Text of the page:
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Friday, October 27, 2017 - 10:35 AM GMT+7
A limited edition kit of the Type 95 Seaplane that flew off the Battleship Yamato in now available.
Hasegawa has made available a limited edition kit in 1/48 scale of the seaplane that was assigned to the Japanese Battleship Yamato. The kit will include markings for two different aircraft.

HSGS7453 - Nakajima E8N1/E8N2 Type 95 Recon Seaplane (Dave) "Battleship Yamato" Limited Edition
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I agree that it likely wasn't the the most comfortable ride but it did have minimal armament- I believe one fixed forward firing small caliber mg and one rear facing flex mount of the same - 7.7 mm perhaps ?
NOV 01, 2017 - 10:50 AM
I agree that it likely wasn't the the most comfortable ride but it did have minimal armament- I believe one fixed forward firing small caliber mg and one rear facing flex mount of the same - 7.7 mm perhaps ?[/quote] Richard-- I think you might be thinking of the Pete, which had open cockpits, two forward firing guns, and a rearward facing gun in the rear RTO/gunner position. The Dave seems to only have a forward facing second pilot position. That's why I think it was used primarily as a training aircraft, which doesn't make a lot of sense for the Yamato unless it was a "hack" or a pre-war training aircraft. VR, Russ
NOV 02, 2017 - 02:54 AM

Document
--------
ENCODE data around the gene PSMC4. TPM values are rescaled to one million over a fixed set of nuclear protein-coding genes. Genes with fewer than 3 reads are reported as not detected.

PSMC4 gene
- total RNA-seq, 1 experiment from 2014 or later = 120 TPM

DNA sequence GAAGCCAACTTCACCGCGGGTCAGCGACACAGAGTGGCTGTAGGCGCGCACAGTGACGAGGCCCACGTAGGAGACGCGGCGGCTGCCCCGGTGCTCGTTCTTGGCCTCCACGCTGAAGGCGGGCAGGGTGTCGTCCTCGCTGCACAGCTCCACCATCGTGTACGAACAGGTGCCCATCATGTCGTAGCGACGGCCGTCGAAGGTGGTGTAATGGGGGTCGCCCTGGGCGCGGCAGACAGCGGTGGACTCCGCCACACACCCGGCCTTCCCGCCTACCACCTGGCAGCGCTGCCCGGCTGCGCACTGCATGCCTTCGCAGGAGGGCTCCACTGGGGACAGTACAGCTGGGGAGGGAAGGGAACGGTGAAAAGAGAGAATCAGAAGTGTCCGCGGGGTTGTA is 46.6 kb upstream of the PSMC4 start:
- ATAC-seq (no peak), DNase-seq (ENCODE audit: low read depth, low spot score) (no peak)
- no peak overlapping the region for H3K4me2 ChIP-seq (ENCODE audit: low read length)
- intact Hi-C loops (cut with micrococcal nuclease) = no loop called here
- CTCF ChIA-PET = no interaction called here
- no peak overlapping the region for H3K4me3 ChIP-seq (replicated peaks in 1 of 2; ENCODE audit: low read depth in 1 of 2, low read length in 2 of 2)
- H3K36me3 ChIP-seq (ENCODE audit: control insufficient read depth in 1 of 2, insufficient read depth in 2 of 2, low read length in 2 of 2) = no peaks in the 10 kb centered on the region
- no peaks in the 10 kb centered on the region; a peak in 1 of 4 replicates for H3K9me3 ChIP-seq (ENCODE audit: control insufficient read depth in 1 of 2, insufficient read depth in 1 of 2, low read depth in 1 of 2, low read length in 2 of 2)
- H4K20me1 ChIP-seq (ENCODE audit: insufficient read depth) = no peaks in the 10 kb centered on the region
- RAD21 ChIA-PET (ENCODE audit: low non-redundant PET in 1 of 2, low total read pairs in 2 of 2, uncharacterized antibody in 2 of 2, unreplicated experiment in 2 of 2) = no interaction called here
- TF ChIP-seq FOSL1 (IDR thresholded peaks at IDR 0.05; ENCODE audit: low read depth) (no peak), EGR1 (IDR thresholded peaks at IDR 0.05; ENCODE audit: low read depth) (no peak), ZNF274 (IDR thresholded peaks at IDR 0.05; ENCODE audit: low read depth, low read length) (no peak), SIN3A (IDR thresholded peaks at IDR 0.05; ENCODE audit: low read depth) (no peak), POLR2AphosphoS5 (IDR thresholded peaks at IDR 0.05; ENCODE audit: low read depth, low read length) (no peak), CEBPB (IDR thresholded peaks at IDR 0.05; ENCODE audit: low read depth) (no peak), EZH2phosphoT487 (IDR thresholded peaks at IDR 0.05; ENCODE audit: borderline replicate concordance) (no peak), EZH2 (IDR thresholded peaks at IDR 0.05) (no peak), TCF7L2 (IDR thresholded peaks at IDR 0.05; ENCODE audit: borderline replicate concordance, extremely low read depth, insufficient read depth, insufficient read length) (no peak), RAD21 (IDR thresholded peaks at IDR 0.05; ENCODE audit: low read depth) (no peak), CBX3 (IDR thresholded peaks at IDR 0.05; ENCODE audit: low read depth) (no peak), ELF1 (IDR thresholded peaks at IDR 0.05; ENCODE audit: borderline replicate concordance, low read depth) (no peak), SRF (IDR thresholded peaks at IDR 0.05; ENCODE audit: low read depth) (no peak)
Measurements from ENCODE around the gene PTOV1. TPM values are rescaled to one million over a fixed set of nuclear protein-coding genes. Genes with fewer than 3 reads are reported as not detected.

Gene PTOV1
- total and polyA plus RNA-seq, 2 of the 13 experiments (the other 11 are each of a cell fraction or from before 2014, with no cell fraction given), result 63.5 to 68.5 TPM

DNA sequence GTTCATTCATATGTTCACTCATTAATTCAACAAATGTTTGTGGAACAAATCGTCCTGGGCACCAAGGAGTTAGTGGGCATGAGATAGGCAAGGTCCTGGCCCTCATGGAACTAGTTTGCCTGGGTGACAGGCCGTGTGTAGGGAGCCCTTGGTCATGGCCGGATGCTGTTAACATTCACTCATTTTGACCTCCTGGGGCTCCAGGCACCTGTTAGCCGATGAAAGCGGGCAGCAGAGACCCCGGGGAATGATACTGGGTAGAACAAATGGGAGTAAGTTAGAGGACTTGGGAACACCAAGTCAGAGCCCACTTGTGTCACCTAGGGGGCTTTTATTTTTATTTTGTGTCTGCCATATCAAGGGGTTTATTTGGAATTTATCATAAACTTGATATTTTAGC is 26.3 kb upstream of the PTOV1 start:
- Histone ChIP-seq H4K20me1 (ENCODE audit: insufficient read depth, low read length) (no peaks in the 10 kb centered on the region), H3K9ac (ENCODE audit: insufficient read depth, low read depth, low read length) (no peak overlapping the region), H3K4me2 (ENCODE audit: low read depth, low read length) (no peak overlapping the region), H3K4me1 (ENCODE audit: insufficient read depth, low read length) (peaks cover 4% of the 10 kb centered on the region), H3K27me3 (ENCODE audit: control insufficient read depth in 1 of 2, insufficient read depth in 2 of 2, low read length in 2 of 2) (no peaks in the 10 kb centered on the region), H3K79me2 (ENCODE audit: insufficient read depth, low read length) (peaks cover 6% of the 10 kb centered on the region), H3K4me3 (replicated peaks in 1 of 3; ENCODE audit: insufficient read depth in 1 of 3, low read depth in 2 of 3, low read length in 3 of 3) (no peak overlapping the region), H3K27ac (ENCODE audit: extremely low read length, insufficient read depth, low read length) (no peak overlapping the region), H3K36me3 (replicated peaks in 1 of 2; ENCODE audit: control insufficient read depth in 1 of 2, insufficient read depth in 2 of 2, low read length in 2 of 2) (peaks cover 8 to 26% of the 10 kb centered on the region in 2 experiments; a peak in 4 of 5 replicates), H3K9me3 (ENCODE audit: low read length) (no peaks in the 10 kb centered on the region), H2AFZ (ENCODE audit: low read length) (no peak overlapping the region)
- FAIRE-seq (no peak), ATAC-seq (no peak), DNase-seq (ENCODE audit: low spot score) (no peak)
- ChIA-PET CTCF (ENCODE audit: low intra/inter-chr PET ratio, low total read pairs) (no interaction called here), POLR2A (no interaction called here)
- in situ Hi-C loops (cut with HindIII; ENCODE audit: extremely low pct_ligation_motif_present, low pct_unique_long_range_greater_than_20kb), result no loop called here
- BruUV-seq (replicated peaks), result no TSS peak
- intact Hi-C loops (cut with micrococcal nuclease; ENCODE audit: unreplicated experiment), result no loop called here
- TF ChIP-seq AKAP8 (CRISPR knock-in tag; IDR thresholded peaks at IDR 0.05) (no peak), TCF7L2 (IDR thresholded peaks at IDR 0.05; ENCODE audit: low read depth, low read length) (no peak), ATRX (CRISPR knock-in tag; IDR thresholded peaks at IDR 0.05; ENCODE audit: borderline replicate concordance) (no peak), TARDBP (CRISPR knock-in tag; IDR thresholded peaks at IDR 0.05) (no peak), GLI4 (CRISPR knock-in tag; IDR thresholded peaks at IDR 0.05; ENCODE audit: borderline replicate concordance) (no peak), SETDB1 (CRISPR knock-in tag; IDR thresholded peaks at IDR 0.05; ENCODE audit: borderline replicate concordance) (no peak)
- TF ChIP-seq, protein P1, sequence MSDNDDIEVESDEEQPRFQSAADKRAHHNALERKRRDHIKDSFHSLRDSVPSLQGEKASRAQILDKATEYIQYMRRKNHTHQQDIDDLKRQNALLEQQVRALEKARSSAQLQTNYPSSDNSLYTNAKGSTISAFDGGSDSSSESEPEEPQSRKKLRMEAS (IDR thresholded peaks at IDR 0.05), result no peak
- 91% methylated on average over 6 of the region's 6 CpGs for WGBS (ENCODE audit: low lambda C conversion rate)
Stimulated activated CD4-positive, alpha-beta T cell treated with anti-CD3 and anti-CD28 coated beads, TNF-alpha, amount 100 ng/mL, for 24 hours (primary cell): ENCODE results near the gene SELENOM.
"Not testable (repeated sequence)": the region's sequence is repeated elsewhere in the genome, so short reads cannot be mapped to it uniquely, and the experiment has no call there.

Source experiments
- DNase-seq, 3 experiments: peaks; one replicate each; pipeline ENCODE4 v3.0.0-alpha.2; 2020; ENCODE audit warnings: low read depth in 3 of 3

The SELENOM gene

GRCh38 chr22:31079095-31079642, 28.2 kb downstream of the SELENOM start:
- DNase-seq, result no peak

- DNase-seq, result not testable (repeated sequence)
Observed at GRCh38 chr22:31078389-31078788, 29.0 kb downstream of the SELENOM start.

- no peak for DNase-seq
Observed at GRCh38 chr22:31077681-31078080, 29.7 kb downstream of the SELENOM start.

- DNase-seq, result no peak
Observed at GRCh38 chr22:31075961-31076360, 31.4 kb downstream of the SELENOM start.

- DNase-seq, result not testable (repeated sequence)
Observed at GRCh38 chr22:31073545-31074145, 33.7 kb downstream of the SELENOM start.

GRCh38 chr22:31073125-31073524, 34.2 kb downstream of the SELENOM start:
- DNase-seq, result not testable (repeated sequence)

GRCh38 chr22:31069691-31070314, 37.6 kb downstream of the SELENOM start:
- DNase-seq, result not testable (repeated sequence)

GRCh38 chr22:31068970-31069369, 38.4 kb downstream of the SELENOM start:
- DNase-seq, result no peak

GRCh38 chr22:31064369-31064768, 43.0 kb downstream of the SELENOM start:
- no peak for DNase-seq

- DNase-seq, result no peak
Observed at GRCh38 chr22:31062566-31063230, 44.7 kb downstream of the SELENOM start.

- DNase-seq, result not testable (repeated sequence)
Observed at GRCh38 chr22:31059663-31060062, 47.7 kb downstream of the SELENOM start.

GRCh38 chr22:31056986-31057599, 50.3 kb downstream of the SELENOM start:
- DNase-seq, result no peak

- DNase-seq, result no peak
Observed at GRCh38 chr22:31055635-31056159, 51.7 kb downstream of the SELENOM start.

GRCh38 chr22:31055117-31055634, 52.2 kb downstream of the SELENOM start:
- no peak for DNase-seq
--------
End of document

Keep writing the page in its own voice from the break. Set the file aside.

Well, I decided to do a little research on E8N Dave myself, and learned several things-- none of which makes sense for the Dave/Yamato pairing, but I suppose anything in wartime is possible. Here's what I learned: 1) The Nakajima E8N Dave was developed as a lightweight reconnaissance seaplane in 1938 for the Japaneses navy, and was heavily used as the IJNs primary reconnaissance catapult aircraft up to mid 1942. It was also used as a training aircraft post 1942. 755 were produced, and one was even flown by the German Auxiliary Cruiser Orion, being the only Japanese catapult aircraft flown off a German ship during WWII. According to Wikipedia, The only battleship listed as having actively flown the E8N during any major Pacific WWII action was the Battleship Haruna, which flew a Dave during reconnaissance missions in the Midway Campaign in 1942. After that, the Dave was replaced by the FM1 Pete or the Aichi E13 Jake. 2) Yamato was launched on Dec 16, 1941, and sunk on April 7 1945. It went through several major campaigns in 1943-44, but was torpedoed and sent to Kure for repair, largely staying in the home islands until 1945, when it sortied on its last suicide mission to Okinawa. The Dave would have been almost obsolete by the time the Yamato reached service. It's hard to believe Japan's most modern Battleship would have been equipped with an obsolete fabric covered aircraft while other older ships were employing all-metal recon aircraft. 3). Wikipedia lists either 7 E8N Daves or the E4Ns as the two types of standard equipment on the Yamato, the E4N being an even earlier fabric covered seaplane developed in 1930, and obsolete by 1940-- so this reference is a bit suspect, since the Yamato wasn't commissioned until December 1941, after Pearl Harbor. Even more suspect when the Wikipedia cross reference to the Wikipedia E8N Dave entry said it wasreplaced in front line service by 1942, and the last use by a Battleship was at Midway in 1942. 4). I have several Japanese language books on Japanese Navy floatplanes, and a "pretty good" guide entitled "The Air Force of the Japanese Imperial Navy" by Eduardo Cea. None of these books appear to show the E8N Dave or it's predecessor the E4N as floatplanes on the Yamato during WWII, although it lists them as primary aircraft for other ships during the Sino-Japanese war of 1937 and up to 1942. The Cea book shows the Yamato as carrying 6 FMI Petes or E13 Jakes, with different tail markings than those on the kit box (but that may not be unusual, as tail markings changed frequently as the war went on). Finally, the codes on the kit aircraft tail seem to be from the Battleship Mutsu in 1942, which was changed from "AII" to "AIII-1" in 1942, according to the Cea book. The Yamato's aircraft tail codes are listed as "AI-1", while her sister ship Mushashi was "AI-2" (I'm not saying this book is accurate by any means, as it's primarily a color profile book, and although it appears well documented, the author fails to cite specific references for his color schemes, even though they are well executed, but appear a little disorganized in presentation). 5) the silver paint scheme on the kit box seems to indicate an early or pre-war scheme, which doesn't make sense if it was based on the Yamato, commissioned in December 1941. Having done this research with my limited resources and " suspect "Wikipedia" entries, I'm not claiming these aircraft weren't on the Yamato, but it doesn't make sense based on operational dates, colors and tail codes. But, Hasegawa does some pretty good research, and being a Japanese company, I suspect there's a backstory as to why they are calling the Dave a "Yamato aircraft". I just hope it's not based on the Wikipedia references. Perhaps someone will review this kit and see what the instructions say about the markings. VR, Russ